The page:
It has only been a few short years since the advent of CRISPR, and one instance of ethical impropriety (the one that we know of, and-Wow!-what a doozie) in the usage of this strangely simplified process for carrying out gene editing has already occurred. There will be more. Perhaps many more.
Such overstepping is the whisper that comes along with the usage of this technology. It’s too tempting for some. Some of us cannot resist the temptation to trespass where we dare not tread. But with a new technology that is cheap to manufacture, small enough to ship without much fuss, and apparently easy enough to learn, how do we legislate our way out of the desires, the yearnings to explore, the inevitability to answer questions we never should have asked? We won’t.
This particular researcher only revealed his actions after the deed was already done, and apparently only because it was leaked before he could mount his justifications for changing the human germline in a way that simply goes beyond logical explanation. Well intentioned or not, you can’t undo that. What’s done is done. Those children are altered irrevocably. Some experts have stated that they will possibly suffer in unexpected ways as a result of this one individual’s tinkering. I would have to agree.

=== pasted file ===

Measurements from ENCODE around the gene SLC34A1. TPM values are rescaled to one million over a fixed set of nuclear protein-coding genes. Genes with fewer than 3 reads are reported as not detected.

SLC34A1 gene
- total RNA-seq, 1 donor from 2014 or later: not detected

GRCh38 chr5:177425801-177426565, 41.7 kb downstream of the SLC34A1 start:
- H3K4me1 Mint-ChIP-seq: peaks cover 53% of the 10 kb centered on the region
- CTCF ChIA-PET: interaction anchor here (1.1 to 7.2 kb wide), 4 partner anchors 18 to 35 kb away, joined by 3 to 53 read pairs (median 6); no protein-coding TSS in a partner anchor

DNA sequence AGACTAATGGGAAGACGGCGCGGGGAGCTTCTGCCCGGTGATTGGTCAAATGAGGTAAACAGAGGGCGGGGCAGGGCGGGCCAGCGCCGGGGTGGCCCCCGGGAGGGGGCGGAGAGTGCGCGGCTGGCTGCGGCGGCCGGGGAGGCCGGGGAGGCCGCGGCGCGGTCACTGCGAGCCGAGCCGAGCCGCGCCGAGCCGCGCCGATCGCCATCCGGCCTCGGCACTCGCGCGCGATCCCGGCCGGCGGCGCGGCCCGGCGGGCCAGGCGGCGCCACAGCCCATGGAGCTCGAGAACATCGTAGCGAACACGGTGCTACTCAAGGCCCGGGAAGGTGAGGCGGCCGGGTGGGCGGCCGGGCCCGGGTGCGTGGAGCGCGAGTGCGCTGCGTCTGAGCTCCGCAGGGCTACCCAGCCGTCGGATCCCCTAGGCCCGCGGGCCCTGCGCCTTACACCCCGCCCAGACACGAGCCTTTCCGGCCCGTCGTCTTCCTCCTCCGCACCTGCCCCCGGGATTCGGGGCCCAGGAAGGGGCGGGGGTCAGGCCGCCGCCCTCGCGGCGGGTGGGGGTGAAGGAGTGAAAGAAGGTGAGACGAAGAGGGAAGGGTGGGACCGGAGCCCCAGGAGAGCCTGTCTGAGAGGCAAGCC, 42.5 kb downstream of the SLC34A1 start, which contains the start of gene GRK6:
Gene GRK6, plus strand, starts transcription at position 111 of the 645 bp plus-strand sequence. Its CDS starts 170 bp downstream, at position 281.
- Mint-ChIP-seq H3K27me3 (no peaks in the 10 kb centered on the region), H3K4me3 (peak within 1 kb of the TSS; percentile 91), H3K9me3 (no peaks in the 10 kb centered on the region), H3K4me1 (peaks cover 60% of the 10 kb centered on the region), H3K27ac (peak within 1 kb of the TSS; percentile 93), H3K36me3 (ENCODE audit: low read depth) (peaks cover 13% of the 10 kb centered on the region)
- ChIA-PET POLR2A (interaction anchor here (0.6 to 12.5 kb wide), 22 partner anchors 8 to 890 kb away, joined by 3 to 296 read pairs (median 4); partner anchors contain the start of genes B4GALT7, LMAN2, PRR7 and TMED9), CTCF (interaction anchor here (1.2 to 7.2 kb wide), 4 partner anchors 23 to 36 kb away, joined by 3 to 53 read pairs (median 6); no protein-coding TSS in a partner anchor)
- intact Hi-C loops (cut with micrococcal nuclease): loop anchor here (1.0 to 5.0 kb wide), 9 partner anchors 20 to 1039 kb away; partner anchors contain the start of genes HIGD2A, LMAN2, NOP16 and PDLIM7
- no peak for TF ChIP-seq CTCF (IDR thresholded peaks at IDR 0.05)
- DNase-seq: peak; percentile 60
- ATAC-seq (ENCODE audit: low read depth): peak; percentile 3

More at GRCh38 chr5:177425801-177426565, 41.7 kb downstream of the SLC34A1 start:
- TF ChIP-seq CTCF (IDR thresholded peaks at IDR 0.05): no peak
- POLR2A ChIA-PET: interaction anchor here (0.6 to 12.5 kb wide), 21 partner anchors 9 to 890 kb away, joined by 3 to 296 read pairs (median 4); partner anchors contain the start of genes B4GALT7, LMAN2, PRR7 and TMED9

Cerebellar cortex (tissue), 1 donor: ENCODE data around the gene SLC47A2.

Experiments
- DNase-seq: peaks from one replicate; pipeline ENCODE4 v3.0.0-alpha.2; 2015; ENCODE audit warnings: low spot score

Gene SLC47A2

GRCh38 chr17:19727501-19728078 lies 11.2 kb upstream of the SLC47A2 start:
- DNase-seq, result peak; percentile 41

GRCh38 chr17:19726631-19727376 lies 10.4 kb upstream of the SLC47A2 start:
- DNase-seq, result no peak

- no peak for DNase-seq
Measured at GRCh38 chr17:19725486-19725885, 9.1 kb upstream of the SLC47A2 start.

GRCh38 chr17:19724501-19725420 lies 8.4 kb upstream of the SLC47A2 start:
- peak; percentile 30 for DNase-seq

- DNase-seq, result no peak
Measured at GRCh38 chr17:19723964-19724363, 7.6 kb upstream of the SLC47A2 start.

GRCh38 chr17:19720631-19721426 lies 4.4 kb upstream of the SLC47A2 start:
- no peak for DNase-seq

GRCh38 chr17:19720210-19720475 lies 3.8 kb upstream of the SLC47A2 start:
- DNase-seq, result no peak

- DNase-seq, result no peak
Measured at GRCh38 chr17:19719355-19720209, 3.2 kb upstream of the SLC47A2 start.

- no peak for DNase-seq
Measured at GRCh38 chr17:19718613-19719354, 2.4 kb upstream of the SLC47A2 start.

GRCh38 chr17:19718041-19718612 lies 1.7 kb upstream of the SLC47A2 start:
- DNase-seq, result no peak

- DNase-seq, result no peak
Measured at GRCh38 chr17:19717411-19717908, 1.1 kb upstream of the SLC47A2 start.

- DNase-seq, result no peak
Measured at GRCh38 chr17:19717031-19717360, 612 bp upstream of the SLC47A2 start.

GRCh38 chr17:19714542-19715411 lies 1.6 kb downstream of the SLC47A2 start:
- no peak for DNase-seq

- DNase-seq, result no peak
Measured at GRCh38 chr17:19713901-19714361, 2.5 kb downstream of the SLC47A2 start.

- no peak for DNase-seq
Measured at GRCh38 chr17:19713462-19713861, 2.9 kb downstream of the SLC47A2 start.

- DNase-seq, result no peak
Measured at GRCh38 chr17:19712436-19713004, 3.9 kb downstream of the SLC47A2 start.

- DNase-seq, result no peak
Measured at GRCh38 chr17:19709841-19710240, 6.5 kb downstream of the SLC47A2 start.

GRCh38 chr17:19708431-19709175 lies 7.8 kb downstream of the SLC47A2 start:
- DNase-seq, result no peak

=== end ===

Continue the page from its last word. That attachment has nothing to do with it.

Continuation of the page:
We, as a species, will go about addressing the possibility of other such scary prospects in the manner we always do, with big organizations full of big brains documenting all kinds of rules and regulations designed to prevent labs around the world from engaging in risky business such as this researcher undertook, doing his work in plain sight at the university that employed him.
It should work…mostly. Most people don’t want to break rules on purpose and will go out of their way to stay within the bounds of the law. But then there are those scientists, those laboratories in countries around the world, who will skim up close to the edge, feeling the excitement of daring to do something taboo. Will somebody step over the line in a big time way within the next 3-5 years? I’d put money on it.
I equate such daredevilish behavior to the driving habits of those among us on any given highway on any given day, essentially flaunting, not only the law, but good judgment, as well. All the laws on the books don’t stop them from driving like idiots, as though they were the only one on the road who counted, and everyone else being placed in danger as a result is not their problem.
So we’ll listen to that whisper in the CRISPR, so full of promise, so bursting with risk. How will the future play out? We won’t know until we get there, and we can only hope Pandora hasn’t peeked inside her box.